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The Darkest Part of The Forest book Review (No Spoilers)


The Darkest Part of the Forest is the latest novel by Holly Black. It’s also one of her strongest novels. As a Holly Black fan, I’ve read all her other novels and the majority of her short stories. The writing and character development in this one is strong and the plot is a tightly woven nest of intrigue and action.

Its strongest element is the characters. Their actions drive the plot, which is much more interesting than other plot driven fantasies which can come across as contrived. Each character has their own motivation which leads to conflicting desires and interesting interactions.

Another strong point is Ms. Black’s lush description of the forest and faerie. Her vision of faerie is dark, enchanting, wild, cruel, and beautiful. It gets back to the heart of faerie. You will not find any sparkly candy Tinkerbells here. Although some of the fae may be candy coated, for the beauty of faerie masks its capricious and inhuman heart.

The Darkest Part of the Forest is set in Fairfold, a modern small town that has a close relationship with the folk (the fae, the good neighbors, faeries). The story centers around Hazel, the protagonist, her brother, Ben, a mysterious horned boy who sleeps in a casket in the forest, and a melancholy tree monster who lurks in the heart of the forest. Hazel and Ben have long dreamed of waking the horned boy who they refer to as ‘their prince’ yet, when he does wake, their lives and the whole town are thrown into turmoil. As the story unfolds, it becomes clear that nearly everyone has been keeping secrets, telling lies, and concealing their true selves.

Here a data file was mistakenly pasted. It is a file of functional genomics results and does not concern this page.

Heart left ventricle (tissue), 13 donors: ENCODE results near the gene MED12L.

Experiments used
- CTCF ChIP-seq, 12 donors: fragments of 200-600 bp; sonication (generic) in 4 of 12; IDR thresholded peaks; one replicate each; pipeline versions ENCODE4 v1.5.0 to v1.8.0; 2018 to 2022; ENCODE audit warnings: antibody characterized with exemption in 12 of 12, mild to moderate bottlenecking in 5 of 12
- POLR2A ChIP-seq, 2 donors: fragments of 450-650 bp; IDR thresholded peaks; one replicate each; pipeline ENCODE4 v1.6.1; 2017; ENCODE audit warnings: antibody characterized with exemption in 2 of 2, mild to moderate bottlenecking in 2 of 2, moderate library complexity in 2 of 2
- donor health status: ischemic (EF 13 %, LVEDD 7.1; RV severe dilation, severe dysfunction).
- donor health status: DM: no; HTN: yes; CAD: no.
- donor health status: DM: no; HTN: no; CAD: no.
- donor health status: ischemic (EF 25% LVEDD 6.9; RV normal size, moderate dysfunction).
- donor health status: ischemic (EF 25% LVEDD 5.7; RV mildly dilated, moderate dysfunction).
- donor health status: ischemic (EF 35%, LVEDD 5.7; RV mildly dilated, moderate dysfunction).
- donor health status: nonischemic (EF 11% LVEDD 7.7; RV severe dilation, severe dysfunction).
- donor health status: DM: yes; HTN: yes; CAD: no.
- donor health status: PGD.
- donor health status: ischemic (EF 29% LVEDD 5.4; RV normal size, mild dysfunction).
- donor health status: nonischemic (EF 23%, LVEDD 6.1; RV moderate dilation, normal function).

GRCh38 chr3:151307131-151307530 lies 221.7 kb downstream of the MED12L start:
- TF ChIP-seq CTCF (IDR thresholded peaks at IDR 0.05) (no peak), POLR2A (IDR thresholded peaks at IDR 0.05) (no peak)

All of this makes for a fast-paced read full of dynamic characters. Hazel, the protagonist, is very relatable. She is a young high school aged girl with a crushing secret. She wants to be strong, and protect those she loves, yet she is troubled by regrets. The burdens of her secrets cause her to keep everyone at arm’s length. As the story progresses, the lies and mysteries build. The story finds a good balance between providing answers while revealing just enough to keep the reader questioning.

The story reaches a satisfying conclusion when the conflict created by the characters’ secrets and the conflict created by the waking of the horned boy interweave in the final chapters. Faerie and the town collide and Hazel must finally face the monster that resides in the darkest part of the forest.

I do have a few criticisms of the resolution related to some clichés, but I will not go into detail as this is a no spoiler review. My only other criticism would be that while Ms.Black’s fae are refreshingly dark, at times this darkness becomes a little stale. Often she focuses on the faerie’s love of violence, cruelty, and inclination towards killing mortals. While I do not have a problem with this depiction of faerie, it is my belief that faerie would be odd in its dealing with mortals, their seaming cruelty a result of non understanding. A faerie that was more peculiar, instead of merely deadly would have been more engaging.

That being said, I completely recommend The Darkest Part of the Forest to anyone who enjoys well-written, character-driven stories. It is a very enjoyable read. And I was sad that I had finished it in only 2 days, when I had spent month’s waiting for it. If you are looking for a fairy tale that’s a bit on the dark side, then read The Darkest Part of the Forest by Holly Black.

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